As of now, it doesn't make sense to speak of 'before the universe'. As far as we know, the big bang was the beginning of time itself.

    There are two things the term 'big bang' refers to. Firstly, there is the initial singularity - this is the point at which the universe was infinitely dense, and physics is, for now, unknowable. Secondly, it refers to the Hot Big Bang - the evolution of the universe from a hot, dense, state, into a cool one. Also, it refers to the primordial nucleosynthesis - the creation of the standard model particles and the elements.

    Next, radiation doesn't 'coalesce' into matter. Matter can be created from radiation via particle pair production. A photon can emit two particles - a particle, and anti-particle. Somehow, the particles gained an advantage over the anti-particles, about one part in a billion.
  4. May 16, 2012 #3
    Mark M - thanks for your thorough introduction! One or two points...

    It seems to me that the laws of thermodynamics must apply on a cosmological scale, otherwise they are not consistent or complete; either they apply or they are incoherent.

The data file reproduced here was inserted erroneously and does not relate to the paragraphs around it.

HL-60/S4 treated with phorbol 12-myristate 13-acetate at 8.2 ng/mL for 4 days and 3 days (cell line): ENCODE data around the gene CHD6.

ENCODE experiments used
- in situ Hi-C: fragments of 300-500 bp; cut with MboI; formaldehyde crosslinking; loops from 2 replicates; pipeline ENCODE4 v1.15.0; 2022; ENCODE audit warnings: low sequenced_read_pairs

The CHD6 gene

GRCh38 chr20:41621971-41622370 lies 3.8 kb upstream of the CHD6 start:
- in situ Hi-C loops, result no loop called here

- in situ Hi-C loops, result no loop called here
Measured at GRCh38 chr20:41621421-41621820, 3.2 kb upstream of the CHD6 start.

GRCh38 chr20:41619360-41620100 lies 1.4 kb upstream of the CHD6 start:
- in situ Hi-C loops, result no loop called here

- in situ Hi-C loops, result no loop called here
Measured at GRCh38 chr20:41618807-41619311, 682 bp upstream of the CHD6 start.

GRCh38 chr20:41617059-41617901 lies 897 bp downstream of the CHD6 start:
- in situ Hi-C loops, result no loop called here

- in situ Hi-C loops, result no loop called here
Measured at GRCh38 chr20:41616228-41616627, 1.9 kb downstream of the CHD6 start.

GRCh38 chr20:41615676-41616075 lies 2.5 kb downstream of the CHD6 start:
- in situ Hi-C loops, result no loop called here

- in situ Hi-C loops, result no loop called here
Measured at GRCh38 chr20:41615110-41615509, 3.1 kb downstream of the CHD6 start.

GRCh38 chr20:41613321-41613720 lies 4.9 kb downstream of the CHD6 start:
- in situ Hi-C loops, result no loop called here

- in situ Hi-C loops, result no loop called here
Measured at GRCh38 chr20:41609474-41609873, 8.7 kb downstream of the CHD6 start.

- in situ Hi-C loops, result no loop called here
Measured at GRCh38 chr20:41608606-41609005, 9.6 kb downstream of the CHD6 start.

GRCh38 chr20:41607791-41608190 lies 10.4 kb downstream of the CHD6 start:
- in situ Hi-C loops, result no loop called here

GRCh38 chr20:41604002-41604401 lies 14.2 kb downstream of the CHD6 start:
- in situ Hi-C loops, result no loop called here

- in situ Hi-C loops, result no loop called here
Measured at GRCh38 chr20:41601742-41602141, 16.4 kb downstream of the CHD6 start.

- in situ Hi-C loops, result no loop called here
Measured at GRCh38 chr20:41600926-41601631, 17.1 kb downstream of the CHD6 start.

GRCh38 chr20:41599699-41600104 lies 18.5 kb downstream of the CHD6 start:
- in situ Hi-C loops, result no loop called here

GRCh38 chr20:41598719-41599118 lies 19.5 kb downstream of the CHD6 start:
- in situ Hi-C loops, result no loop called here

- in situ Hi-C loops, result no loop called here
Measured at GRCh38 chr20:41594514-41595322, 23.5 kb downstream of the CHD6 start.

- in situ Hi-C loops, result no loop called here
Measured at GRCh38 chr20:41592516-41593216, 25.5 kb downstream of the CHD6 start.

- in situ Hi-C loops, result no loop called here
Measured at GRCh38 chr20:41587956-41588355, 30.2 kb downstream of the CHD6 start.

Matter-energy is a standard conclusion from the Laws; heat transfers, potential energy to kinetic, etc. The universe ending with low-energy photons is the same as saying that there is no available energy for use - i.e. 'heat death'.

    Entropy is the correct term for the process of energy being located in more and more complex matter; in the largest open system of all, at cosmological scales, eventually there can be no more relying on larger systems for energy as we do on Earth with the Sun - in other words the universe will end in 'heat death' of no availabe energy.

    Logically, the opposite must be true of the beginning of the universe - i.e. all energy and no matter.

    Also, is there any rationale for saying that it doesn't make any sense to speak of 'before the universe'? The very point I am making is that there must have been something before the big bang. The fact that matter won out over anti-matter is tautologous since we do, in fact, exist!

    Finally, your interpretation of quantum mechanics is simply incorrect; the location of energy-matter at these scales is observer dependent. If nothing ever had a defined location, well, it seems that our material existence disproves that thoroughy!
  5. May 16, 2012 #4


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    Many things are not consistent and incomplete. Many laws and theories only apply in specific situations. This just happens to be one of the situations that the standard view of conservation of energy does not apply.